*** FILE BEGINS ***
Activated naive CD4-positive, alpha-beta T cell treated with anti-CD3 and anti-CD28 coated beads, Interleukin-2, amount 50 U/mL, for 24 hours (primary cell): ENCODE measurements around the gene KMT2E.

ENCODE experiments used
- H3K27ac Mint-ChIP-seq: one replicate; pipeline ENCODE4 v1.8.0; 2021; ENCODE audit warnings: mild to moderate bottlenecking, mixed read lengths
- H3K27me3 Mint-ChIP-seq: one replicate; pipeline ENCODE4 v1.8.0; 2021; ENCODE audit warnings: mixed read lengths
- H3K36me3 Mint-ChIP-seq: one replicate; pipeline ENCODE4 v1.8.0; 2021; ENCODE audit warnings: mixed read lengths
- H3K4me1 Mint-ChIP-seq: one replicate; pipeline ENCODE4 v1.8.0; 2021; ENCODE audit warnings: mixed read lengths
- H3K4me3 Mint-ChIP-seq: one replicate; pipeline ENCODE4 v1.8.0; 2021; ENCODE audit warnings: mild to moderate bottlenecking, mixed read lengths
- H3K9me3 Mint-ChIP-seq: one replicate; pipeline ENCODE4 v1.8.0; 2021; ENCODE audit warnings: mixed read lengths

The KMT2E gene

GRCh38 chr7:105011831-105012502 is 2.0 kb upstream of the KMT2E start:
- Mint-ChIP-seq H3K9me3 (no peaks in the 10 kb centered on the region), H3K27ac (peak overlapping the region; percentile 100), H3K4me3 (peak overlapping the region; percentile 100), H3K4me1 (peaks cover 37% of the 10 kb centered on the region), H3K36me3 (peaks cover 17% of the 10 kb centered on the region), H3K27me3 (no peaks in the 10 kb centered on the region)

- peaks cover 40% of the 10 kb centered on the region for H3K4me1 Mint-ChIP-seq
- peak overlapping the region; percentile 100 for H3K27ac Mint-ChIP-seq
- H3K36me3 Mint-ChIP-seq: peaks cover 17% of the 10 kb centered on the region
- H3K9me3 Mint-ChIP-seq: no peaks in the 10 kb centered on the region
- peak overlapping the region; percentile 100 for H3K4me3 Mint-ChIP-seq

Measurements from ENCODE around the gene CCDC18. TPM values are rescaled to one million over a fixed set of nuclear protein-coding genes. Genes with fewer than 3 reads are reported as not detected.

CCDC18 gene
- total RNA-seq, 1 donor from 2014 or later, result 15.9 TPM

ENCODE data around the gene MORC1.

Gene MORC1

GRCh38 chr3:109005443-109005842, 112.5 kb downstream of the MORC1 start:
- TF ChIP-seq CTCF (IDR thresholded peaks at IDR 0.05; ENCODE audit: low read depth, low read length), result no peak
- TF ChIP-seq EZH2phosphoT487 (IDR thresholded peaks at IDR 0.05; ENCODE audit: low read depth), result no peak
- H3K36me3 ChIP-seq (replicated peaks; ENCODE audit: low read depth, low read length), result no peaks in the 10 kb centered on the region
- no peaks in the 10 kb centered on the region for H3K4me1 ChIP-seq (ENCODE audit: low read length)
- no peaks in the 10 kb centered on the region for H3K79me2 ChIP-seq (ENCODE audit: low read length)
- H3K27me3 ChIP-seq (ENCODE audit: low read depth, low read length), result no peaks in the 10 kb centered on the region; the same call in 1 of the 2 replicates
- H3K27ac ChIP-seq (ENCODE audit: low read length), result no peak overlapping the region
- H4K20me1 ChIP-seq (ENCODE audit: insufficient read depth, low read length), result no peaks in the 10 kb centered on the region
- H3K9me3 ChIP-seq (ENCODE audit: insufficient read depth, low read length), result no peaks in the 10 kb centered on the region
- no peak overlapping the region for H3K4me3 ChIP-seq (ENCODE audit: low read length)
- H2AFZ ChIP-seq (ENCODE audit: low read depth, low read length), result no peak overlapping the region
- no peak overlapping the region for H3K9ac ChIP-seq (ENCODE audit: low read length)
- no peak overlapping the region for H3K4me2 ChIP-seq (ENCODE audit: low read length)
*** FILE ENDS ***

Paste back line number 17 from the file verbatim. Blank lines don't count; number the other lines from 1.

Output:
Measurements from ENCODE around the gene CCDC18. TPM values are rescaled to one million over a fixed set of nuclear protein-coding genes. Genes with fewer than 3 reads are reported as not detected.